Customer-case shows potential for a 40% reduction in engineering hours on subsea paperwork, and up to 80% less documentation (illustration: DNV GL)
A cross-industry project led by DNV GL to halt the boom in subsea documentation shows that implementing a standardised approach can significantly reduce engineering hours. The two-year collaboration led by DNV GL has concluded in a publicly available Recommended Practice which can reduce the amount of subsea documentation and enable documentation reuse in a typical subsea field development project.
DNVGL-RP-O101 Technical documentation for subsea projects details a required minimum set of documentation transferred between E&P companies, operators and contractors for the construction, procurement and operation of a field. The outcome will reduce the volume and variety of documentation exchanged between the parties in a project, thereby making project execution more cost effective.
According to a contractor in the JIP, subsea documentation increased by a factor of four between 2012 and 2015. Previously, a contractor in a typical subsea project would deliver around 10,000 documents, with each one averaging three revisions, resulting in up to 30,000 transactions between two actors. Today, projects can deliver 40,000 documents, with three revisions resulting in 120,000 transactions. Handling time has also doubled per revision. A big project may require a contractor to have 25 people just on document control.
“We like solid documentation in DNV GL, but this massive explosion in paper hasn’t tangibly improved performance, safety or environmental impact – it’s just escalated costs without adding value,” says Bente Helén Leinum, Project Manager, DNV GL – Oil & Gas.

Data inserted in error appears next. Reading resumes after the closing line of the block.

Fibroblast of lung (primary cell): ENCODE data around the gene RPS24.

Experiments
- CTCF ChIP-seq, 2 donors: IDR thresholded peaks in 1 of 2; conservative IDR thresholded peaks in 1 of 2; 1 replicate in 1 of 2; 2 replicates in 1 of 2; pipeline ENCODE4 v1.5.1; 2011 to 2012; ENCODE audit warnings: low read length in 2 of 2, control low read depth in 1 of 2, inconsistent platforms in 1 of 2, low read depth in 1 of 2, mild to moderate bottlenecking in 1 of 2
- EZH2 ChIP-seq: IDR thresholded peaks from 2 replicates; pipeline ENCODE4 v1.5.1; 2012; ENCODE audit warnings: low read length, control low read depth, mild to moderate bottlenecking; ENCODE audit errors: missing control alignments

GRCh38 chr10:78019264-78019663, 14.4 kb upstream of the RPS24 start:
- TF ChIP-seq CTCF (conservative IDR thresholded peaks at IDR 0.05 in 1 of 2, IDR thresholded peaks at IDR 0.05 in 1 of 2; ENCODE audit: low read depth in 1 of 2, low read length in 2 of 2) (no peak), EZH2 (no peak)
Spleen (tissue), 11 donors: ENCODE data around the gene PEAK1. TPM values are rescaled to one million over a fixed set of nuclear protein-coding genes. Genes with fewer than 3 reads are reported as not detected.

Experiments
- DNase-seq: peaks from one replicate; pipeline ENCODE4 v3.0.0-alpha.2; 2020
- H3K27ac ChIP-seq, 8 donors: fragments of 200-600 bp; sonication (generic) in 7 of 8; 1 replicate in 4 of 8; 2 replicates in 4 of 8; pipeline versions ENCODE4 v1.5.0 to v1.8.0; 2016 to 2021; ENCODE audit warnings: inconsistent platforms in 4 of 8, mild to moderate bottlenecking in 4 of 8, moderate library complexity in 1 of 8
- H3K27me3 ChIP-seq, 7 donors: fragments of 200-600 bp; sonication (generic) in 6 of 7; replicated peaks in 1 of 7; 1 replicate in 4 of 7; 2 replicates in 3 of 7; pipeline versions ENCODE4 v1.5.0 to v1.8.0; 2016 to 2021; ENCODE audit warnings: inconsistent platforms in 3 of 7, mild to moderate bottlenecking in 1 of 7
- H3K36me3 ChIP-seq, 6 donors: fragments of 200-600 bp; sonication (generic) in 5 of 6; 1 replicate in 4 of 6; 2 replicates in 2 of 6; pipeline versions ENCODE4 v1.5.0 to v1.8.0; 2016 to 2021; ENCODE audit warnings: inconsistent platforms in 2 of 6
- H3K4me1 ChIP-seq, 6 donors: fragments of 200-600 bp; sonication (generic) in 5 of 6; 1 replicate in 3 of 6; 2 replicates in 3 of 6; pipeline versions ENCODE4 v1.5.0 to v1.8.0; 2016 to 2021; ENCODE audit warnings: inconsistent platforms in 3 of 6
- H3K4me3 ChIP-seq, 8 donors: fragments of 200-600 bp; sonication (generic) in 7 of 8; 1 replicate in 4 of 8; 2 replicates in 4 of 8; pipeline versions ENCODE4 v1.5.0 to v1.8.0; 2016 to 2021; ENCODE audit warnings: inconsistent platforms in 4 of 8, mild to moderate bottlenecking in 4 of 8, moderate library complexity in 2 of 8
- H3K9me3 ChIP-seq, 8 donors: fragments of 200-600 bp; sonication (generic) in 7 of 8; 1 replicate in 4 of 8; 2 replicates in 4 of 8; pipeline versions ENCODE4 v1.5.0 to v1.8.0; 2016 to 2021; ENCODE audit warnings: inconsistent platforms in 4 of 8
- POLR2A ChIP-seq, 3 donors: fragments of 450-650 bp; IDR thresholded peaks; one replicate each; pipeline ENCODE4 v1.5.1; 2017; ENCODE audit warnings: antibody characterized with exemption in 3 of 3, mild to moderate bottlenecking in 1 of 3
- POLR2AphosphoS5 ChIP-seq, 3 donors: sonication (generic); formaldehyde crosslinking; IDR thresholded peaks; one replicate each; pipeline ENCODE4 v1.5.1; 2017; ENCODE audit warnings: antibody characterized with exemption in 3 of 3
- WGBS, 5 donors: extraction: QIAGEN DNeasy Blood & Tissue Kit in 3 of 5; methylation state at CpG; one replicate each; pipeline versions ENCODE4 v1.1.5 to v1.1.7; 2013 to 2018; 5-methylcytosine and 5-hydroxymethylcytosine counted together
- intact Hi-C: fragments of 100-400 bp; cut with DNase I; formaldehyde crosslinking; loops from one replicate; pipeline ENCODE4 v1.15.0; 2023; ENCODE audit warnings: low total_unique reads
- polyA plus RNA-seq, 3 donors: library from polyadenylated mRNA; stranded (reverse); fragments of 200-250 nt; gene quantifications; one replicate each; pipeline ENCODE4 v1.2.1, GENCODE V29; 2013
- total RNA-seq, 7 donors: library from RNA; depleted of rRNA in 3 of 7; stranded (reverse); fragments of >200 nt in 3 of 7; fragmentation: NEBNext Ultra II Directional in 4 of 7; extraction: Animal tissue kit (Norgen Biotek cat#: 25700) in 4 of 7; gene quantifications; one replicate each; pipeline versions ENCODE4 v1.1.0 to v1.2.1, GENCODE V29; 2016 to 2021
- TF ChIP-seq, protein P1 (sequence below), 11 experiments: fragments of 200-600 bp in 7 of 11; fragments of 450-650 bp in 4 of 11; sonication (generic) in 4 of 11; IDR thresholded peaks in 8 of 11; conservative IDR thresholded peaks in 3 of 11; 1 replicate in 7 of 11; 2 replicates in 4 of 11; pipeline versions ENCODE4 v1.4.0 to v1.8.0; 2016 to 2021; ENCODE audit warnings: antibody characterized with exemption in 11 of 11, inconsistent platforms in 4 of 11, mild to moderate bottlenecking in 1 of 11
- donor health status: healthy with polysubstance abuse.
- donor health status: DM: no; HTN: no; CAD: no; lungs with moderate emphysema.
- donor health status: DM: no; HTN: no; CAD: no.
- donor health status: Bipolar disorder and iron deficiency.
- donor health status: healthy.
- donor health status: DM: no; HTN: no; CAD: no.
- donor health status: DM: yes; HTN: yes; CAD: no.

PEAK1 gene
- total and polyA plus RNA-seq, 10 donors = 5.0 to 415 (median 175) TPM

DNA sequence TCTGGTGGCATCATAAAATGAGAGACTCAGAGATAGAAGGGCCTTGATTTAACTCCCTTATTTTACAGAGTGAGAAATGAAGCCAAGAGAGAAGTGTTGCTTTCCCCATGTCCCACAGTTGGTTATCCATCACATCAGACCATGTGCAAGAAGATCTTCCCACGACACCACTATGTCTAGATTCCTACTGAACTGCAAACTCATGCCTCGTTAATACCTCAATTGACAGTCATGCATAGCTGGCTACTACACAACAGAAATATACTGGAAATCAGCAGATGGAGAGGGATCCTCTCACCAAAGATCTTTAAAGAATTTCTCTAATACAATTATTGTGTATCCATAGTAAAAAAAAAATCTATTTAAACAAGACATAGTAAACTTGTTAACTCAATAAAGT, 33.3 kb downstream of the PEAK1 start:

“A benchmarking exercise by one JIP participant showed that adoption of the RP could deliver a 42% potential reduction in engineering hours. The savings come from reduced reviews by reusing documents, having more standardised documents and avoiding unnecessary reviews of non-critical documents. Another supplier estimates that the potential cut in documentation can be as high as 75-80% through increased use of standardised documents,” continues Leinum.
Jan Ragnvald Torsvik, lead engineer of Life Cycle Information at Statoil and co-chairman of the project, comments, “All JIP partners have invested considerable time and the outcome is a fantastic achievement that will dramatically cut waste in the handling of technical information in projects. We have already learned that this standard’s approach in utilising package-specific requirements has a positive impact on standardisation and efficiency. We are already seeing the benefits of implementing a draft version of the RP in Statoil’s Johan Sverdrup project last year.”
“The RP encourages more reuse of subsea documentation and will deliver more predictability throughout the value chain. It provides clear expectations for all parties involved, and duplications, misunderstandings and unnecessary work can be avoided,” says Tommy Lien, Senior LCI Process Coordinator, Aker Solutions.
JIP partners were Aker Solutions, Brightport, Centrica Energi, DEA Norge, Det norske oljeselskap, DNV GL, ENI Norge, GCE Subsea, FMC Technologies, GDF SUEZ E&P Norge, Kongsberg Oil & Gas Technologies, Lundin Norway, Oceaneering, OneSubsea, Statoil, Subsea 7, Subsea Valley and SUNCOR Energy Norge.
Observers: The Norwegian Oil and Gas Association and Petroleum Safety Authority (PSA) Norway.